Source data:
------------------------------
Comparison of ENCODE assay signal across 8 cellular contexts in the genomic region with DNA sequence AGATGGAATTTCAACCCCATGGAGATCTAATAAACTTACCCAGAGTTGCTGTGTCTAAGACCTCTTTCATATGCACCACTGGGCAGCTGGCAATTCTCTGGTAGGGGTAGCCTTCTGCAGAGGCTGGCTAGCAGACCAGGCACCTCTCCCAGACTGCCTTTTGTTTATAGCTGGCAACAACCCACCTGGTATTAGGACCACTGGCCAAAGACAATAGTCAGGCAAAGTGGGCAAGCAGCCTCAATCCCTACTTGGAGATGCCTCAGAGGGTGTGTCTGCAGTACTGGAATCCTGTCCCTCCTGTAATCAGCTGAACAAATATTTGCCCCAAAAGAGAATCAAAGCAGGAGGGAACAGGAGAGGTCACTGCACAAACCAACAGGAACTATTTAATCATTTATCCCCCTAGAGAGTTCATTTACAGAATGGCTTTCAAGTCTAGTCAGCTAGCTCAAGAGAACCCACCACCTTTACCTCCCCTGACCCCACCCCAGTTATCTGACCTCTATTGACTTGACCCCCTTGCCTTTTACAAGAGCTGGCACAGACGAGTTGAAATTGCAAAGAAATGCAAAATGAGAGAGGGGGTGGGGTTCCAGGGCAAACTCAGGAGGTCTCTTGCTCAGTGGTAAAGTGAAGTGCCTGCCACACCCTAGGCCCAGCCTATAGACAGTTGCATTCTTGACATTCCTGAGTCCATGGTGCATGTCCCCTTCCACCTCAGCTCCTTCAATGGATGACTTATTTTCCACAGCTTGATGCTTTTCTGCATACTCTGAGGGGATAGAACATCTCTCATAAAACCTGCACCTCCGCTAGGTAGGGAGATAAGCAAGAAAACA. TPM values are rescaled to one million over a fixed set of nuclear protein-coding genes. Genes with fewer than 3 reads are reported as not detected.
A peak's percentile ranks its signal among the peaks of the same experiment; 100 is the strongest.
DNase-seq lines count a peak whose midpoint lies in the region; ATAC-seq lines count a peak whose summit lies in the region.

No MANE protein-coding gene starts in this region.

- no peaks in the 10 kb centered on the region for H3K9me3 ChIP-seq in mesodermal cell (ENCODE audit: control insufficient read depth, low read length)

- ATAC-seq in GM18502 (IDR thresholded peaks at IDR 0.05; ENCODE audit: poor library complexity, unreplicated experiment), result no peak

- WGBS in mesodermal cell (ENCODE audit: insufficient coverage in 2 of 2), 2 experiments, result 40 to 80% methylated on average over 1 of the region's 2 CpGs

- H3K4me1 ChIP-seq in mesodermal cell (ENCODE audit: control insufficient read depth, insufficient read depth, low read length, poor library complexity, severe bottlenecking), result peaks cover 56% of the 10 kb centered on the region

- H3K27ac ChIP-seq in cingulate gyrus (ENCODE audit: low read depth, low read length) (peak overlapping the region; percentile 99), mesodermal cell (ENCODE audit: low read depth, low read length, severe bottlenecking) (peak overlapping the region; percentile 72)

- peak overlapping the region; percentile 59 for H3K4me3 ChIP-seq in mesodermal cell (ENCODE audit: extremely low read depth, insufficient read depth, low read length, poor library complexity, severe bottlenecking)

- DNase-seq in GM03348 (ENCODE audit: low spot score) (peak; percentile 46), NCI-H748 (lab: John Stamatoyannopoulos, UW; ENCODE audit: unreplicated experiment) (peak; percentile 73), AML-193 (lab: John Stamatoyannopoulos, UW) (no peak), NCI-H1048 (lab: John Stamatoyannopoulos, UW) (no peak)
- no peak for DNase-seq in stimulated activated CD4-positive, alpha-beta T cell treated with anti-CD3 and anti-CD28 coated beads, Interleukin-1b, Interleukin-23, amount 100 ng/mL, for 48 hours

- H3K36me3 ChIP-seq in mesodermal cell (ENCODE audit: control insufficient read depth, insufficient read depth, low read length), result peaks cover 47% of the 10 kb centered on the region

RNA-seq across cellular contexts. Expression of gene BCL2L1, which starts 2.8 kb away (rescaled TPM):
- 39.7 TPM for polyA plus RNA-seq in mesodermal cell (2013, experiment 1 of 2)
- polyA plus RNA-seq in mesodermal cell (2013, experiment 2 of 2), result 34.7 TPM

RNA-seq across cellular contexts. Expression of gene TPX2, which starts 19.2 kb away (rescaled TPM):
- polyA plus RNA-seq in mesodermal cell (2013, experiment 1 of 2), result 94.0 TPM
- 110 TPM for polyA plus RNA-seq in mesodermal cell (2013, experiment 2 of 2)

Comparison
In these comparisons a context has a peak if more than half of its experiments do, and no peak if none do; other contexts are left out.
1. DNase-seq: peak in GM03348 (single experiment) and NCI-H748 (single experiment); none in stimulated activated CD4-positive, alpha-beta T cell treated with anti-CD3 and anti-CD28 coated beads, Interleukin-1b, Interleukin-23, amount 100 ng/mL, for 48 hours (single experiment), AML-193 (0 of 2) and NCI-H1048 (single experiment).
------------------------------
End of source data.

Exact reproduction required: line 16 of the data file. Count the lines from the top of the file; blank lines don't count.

- polyA plus RNA-seq in mesodermal cell (2013, experiment 2 of 2), result 34.7 TPM